A recent work trip has clarified that for me when I spent the better part of the weekend explaining to my calm, level-headed beau the details of an evening out with friends.  His suspicion, laid out with mathematical precision, was based on a society of sexual liberalism, my own personal open-mindedness, and my personal history of both liking sex a lot and, when single, pursuing it actively. 
It took me a long time to figure out that I was hurt by his accusation.  I still maintain I did nothing wrong, but it took me a while to remember how it felt to have to defend my choices, even my past choices, to someone.  Especially to someone I love.
But, the fact remains, I do love sex.  And I love monogamy.  they are not mutually exclusive, and my past is not my present, nor is it my future.  I have no reason to feel guilty about my past.  I own it openly and honestly, and I will not let anyone else color it with their shame or misunderstanding.  I am an adult woman, and my sexual history is part of what has made me who I am. 
Take it, or leave it.

Monday, August 03, 2015

Time on My Side

Today, I am mad at society.

This morning I awoke to the realization that I feel an undue pressure to couple, quickly.  Because I am not getting any younger.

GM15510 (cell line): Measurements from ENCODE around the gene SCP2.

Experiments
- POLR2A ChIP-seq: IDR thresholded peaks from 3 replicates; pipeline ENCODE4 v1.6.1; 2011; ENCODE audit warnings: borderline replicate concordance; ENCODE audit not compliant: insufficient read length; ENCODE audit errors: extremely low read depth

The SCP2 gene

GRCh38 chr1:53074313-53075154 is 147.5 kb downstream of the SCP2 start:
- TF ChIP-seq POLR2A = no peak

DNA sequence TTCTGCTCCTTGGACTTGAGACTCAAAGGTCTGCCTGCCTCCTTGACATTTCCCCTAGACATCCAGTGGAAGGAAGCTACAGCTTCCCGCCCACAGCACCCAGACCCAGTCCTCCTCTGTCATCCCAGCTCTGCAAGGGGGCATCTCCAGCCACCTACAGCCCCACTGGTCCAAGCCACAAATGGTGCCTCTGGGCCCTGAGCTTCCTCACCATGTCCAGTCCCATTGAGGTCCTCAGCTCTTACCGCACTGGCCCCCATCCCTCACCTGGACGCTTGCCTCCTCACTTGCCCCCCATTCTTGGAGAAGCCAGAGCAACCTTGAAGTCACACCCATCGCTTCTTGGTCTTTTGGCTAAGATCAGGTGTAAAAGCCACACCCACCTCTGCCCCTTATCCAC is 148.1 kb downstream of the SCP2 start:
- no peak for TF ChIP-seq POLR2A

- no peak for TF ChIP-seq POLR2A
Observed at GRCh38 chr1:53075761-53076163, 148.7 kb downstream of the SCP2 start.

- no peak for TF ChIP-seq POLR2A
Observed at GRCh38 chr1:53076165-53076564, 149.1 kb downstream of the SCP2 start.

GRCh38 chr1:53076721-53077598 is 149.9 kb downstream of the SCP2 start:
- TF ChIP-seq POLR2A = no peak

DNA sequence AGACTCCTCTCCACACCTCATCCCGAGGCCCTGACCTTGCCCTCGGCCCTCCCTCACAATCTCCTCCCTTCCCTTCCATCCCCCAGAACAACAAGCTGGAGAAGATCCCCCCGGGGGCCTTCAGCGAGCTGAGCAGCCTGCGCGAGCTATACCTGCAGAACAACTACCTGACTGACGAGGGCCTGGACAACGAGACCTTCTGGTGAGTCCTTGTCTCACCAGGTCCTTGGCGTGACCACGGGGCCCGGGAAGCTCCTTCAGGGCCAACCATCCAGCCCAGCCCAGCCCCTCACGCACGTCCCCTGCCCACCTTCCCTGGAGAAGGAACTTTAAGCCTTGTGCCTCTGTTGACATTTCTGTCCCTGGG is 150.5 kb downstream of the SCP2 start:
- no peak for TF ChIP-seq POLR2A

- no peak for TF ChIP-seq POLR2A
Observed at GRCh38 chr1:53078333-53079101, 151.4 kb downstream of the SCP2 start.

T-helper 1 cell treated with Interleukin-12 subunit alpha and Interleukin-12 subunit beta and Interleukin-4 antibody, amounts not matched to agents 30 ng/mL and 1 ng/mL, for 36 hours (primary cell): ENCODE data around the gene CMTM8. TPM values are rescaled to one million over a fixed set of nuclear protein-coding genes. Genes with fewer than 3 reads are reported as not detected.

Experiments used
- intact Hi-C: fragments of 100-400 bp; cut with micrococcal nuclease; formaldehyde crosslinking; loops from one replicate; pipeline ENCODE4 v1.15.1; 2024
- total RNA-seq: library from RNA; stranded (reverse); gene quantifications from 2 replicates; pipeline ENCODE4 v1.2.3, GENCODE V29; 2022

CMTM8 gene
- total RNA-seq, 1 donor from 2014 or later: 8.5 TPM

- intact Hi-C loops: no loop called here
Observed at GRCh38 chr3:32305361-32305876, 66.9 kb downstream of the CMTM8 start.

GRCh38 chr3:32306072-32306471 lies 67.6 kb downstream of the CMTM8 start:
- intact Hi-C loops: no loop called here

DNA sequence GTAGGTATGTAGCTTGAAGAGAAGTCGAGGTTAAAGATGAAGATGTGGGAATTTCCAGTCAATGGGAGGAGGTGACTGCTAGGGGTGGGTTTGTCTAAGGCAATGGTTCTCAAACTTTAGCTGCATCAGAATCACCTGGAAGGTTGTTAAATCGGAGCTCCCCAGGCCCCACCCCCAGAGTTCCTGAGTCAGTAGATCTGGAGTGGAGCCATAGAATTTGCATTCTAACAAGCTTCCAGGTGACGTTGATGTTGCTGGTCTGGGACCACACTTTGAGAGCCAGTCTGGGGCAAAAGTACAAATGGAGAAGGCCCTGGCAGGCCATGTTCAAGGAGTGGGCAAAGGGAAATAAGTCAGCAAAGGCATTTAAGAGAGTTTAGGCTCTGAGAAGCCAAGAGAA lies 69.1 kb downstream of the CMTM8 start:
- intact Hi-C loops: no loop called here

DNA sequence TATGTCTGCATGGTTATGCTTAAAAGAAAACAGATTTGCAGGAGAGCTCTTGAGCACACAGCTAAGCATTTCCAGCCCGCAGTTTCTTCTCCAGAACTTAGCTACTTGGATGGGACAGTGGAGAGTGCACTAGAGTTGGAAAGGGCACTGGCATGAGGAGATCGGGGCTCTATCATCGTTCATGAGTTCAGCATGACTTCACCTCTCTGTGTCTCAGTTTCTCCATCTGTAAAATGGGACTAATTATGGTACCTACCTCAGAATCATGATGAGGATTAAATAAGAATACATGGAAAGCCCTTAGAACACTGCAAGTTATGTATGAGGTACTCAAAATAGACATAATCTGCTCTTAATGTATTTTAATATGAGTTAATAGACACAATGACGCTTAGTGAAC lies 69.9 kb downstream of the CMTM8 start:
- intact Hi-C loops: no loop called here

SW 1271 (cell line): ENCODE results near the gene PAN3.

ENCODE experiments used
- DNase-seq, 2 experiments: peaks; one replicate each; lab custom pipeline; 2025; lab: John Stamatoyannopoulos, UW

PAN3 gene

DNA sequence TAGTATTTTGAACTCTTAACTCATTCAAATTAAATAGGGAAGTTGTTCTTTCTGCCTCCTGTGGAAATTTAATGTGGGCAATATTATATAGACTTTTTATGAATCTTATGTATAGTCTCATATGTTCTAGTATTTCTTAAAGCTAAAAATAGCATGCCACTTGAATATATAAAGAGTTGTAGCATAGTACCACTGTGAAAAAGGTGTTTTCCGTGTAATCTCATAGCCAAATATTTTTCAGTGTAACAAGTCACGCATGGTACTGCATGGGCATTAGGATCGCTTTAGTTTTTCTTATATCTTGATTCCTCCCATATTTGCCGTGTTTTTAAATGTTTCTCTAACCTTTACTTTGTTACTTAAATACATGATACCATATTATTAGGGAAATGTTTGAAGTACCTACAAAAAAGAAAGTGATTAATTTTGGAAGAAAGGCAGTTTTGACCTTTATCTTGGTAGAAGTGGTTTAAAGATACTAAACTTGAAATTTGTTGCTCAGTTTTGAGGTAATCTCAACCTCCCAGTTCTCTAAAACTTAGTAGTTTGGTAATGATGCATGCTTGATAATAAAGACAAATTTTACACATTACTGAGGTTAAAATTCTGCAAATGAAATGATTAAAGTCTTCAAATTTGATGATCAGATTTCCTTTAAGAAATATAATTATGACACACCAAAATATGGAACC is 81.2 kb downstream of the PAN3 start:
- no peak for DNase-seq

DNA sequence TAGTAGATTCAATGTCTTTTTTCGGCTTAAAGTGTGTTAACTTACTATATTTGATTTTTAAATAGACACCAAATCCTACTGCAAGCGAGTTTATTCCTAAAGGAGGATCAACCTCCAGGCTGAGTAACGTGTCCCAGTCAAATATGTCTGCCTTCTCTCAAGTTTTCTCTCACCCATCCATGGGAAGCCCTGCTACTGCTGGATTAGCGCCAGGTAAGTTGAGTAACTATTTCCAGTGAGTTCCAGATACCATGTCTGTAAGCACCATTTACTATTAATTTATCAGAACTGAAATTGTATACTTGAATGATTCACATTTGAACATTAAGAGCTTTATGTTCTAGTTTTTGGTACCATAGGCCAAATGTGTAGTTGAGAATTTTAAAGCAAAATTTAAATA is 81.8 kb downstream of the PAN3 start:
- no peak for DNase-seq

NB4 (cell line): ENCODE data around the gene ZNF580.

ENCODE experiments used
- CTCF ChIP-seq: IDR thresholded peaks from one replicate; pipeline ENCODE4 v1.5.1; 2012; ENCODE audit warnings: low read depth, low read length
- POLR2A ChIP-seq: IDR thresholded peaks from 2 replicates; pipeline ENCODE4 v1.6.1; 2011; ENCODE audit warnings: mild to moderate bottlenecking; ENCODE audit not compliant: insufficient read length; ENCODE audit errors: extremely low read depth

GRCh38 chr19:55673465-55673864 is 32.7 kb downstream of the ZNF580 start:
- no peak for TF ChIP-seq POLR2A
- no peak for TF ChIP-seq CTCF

On the surface, that's not society's fault.  Time generally progresses in a linear, forward-moving fashion that I've gotten used to over the years.  But I am not, actually 'running out of time', in the sense that i still have more than half of my life ahead of me.  So why do I feel this way?

There's the biological reality of childbirth, but first, many babies are born healthy and happy to mothers in their thirties and even beyond.  Truthfully, having a genetic child has never really been that big of a deal to me, except in that I think I have decent genetics (healthy, intelligent family...good stuff to share with society's gene pool, etc.), so even the fact that I want to have a baby doesn't explain this pressure.

The feeling of running out of time comes from the idea that as I age, as a woman, I am becoming less and less value.  I peaked some time around 24, and am quickly wasting my "Still Fuckable" years finishing my PhD and starting my career.  the idea that, as a youthful and good looking woman in her early thirties I have managed to sneak by, but am living on borrowed time and will inevitably wake up on day, 39 and a useless husk of a human, no longer marketable or of interest.
I've read opinion pieces about how 'smart women are too picky' and listened to all the supposedly tongue-in-cheek sitcom comments about women in their thirties. And it is soaking in.  The women who star across from actors older than me are starting to look (and actually are) younger than me.  I am looking right at you Jeniffer Lawrence and Bradley Cooper.  They look great together, but dude is FOURTY.  She is twenty five.  Let's be real about this for, like, one minute.
That kind of stuff perpetuates this nagging feeling that I am not as valuable as I was when I was in my twenties, that I am some kind of sports car you drove off the lot, or a piece of fruit with a short shelf life.